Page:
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When the National Urban League starts its annual conference here Wednesday, the organization will bring more than its 8,500 delegates and $2 million in visitor spending to the region.
The National Urban League's 2014 conference starts Wednesday and will bring 8,500 delegates and a national spotlight to Cincinnati.
CINCINNATI – When the National Urban League starts its annual conference here Wednesday, the organization will bring more than its 8,500 delegates and $2 million in visitor spending to the region.
The group also will help seal Cincinnati's status as a host of the nation's largest multicultural conventions.
With the National Urban League's conference, Cincinnati has now booked or hosted 15 of the top 25 multicultural conventions in the country, according to the trade publication Black Meetings & Tourism.
"The economics is one thing," said Julie Calvert, vice president of communications and strategic development for the Cincinnati USA Convention & Visitors Bureau. "But for us, with these multicultural conventions, it's more of the dialogue and what they represent. This speaks volumes about our city and our region's progress."
The convention and visitors bureau has focused on growing its multicultural conventions, rebuilding business that the city lost in the wake of the 2001 riots sparked by a white police officer's fatal shooting of an unarmed black man.
The National Urban League, in fact, was supposed to hold its 2003 annual conference here but moved the meeting because of the riots.
Now it has become one of a number of big-name multicultural conventions that have come to Cincinnati as the city has worked to heal its racial divide.
"Not to say we don't still have more work to do because we do," Calvert said. "But having these groups come to Cincinnati is a validation and endorsement of the good work that's been done."
WCPO Insiders can read more about how Greater Cincinnati has made its mark with multicultural conventions in recent years.
Cincinnati City Council Yvette Simpson
"The economics are one thing," said Julie Calvert, vice president of communications and strategic development for the Cincinnati USA Convention & Visitors Bureau. "But for us, with these multicultural conventions, it's more of the dialogue and what they represent. This speaks volumes about our city and our region's progress."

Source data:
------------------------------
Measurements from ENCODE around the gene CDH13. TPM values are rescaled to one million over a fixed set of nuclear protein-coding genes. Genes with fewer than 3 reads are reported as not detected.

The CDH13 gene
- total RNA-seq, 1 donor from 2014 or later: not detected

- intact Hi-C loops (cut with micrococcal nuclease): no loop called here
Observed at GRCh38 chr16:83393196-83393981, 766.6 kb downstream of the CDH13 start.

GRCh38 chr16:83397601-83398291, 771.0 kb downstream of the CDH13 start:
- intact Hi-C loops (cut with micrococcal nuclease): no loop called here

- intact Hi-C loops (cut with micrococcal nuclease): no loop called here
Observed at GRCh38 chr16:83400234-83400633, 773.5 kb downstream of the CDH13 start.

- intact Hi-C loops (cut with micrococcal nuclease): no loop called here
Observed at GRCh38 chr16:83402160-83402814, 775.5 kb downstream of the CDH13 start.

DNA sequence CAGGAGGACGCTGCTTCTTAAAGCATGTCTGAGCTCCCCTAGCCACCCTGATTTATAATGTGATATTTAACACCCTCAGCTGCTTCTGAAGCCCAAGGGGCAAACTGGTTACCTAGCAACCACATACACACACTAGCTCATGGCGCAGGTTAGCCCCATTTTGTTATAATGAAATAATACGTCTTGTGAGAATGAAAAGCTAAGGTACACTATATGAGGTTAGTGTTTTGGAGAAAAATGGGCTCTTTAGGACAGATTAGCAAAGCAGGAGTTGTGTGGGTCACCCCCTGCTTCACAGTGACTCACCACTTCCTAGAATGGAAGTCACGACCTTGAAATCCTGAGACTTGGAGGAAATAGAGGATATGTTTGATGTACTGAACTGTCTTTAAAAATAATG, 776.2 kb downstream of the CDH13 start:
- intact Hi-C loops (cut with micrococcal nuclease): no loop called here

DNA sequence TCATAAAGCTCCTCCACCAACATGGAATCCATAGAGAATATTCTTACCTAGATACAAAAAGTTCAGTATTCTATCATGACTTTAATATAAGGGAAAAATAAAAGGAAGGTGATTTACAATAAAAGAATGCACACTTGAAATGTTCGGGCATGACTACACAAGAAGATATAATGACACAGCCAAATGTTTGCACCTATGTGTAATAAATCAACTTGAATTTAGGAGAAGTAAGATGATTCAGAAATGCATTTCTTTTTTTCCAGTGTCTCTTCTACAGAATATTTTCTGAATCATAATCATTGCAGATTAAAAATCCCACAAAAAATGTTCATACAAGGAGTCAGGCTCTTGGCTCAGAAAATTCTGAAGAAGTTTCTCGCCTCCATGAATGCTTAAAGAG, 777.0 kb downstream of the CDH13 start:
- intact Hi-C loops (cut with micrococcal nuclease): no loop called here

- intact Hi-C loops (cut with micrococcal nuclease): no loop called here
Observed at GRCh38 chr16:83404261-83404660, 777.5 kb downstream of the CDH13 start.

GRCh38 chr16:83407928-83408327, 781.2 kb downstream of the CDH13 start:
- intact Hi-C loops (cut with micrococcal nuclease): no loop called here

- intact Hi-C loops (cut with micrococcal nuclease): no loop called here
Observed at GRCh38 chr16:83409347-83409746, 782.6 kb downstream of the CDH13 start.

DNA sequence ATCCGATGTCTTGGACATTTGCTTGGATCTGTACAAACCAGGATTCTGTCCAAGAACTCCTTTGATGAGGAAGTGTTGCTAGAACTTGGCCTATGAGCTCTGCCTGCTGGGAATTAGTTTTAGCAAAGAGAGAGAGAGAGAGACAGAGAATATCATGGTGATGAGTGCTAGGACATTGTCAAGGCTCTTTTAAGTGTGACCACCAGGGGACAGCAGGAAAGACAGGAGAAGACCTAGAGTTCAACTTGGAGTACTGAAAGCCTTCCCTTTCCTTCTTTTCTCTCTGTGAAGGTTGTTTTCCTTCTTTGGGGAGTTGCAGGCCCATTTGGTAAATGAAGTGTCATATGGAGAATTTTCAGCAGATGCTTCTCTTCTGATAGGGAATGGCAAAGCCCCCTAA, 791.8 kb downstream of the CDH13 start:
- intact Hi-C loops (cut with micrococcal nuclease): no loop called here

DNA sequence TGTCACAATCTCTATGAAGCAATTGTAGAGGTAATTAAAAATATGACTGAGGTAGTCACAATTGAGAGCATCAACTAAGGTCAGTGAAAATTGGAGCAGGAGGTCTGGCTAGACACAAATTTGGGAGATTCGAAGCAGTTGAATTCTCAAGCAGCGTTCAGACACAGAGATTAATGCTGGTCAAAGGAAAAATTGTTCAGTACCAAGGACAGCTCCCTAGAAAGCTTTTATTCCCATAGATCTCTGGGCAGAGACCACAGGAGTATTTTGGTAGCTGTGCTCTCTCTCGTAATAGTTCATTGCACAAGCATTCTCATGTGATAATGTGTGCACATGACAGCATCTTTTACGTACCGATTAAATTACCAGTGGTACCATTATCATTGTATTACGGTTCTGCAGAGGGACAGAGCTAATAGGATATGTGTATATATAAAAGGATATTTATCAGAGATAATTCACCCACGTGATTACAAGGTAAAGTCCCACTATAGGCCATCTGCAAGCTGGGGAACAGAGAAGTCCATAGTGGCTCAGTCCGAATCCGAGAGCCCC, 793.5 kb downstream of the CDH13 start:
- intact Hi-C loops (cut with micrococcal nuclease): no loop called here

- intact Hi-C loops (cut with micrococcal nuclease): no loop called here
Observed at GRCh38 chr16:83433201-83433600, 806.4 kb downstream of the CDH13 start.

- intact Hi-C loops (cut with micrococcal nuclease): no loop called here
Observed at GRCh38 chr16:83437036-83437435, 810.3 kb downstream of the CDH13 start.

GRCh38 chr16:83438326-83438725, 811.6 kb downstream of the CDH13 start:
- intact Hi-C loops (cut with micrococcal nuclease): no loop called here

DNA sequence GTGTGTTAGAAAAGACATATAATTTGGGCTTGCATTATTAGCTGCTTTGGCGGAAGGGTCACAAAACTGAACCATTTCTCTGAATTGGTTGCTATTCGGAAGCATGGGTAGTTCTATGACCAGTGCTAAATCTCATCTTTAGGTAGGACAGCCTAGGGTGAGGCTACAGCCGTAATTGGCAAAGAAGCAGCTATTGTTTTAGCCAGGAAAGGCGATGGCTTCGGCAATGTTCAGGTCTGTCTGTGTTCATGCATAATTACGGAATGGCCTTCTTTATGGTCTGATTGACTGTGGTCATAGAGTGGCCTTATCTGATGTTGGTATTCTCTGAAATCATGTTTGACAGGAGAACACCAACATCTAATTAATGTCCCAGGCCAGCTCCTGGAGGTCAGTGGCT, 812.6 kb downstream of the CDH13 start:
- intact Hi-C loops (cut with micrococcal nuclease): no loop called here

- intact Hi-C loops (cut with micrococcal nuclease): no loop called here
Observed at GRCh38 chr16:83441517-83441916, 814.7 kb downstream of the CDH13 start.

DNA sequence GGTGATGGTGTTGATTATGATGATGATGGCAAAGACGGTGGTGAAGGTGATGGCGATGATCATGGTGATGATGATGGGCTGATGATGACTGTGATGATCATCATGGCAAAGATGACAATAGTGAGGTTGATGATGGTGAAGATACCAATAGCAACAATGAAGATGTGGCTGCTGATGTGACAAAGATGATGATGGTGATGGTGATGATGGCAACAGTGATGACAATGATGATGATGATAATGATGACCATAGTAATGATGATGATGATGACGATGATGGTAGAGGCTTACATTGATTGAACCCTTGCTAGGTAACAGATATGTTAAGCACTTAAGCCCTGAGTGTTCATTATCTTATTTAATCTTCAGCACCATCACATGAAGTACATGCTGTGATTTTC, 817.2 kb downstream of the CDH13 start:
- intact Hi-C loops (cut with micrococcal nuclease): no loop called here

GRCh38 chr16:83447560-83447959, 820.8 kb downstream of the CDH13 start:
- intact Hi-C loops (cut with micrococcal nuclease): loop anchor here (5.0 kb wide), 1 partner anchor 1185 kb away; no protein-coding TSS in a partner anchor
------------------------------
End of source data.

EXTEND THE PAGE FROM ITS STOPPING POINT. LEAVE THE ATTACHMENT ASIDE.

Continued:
The National Association for the Advancement of Colored People held its NAACP Youth Meeting and its annual meeting in 2008. That same year, the National Baptist Convention USA, Inc. met here.
The League of United Latin American Citizens, or LULAC, held its national convention here in 2011, the same year the Ancient Egyptian Arabic Order Nobles/Mystic Shrine held its national convention in Cincinnati.
Cincinnati Vice Mayor David Mann said having the National Urban League's annual conference in town "indicates we have successfully put behind us so many of the issues that came to a boil in the riots of 2001."
"A lot has happened since '01, not just with police-community relations and the quality of our policing," he said. "Physically, the city has changed a lot, too."
Such a high-profile national conference gives the city an opportunity to show off those changes, said Cincinnati City Council member Yvette Simpson.
"Our city has turned a page," she said.
The National Urban League is one of the nation's oldest and most respected civil rights organizations, working to help African Americans achieve what the organization calls "economic self-reliance, parity, power and civil rights."
Its 25 national programs focus on education, job preparation and creation, housing and health.
The theme of this year's annual conference is "One Nation Underemployed: Bridges to Jobs and Justice." Two possible presidential candidates – Vice President Joe Biden and U.S. Sen. Rand Paul – both are scheduled to be at the event.
The national spotlight that is expected to follow Biden and Paul is bound to be good for the city, Simpson said.
And based on Cincinnati's winning track record with hosting conventions, the conference likely will lead other groups to choose Cincinnati, too, said Cincinnati Council member Christopher Smitherman.
Still, it's important for city leaders to realize that Greater Cincinnati has a long way to go when it comes to making sure all its residents have the opportunity to succeed, he said.
"My caution is, economically, we still have work to do in Cincinnati," said Smitherman, former president of the NAACP's Cincinnati chapter. "That is one of our last hurdles. How do we, in fairness, including everyone in the economic fabric? And I don't think we have put together that right fabric."
The National Urban League conference will begin with the State of the Urban League Address on Wednesday, July 23. Many sessions will be open to the public, including a career and networking fair. For a complete schedule of events and more information about the conference, go to the National Urban League website at http://conf2014.iamempowered.com .
For more stories by Lucy May, go to www.wcpo.com/may . Follow her on Twitter @LucyMayCincy.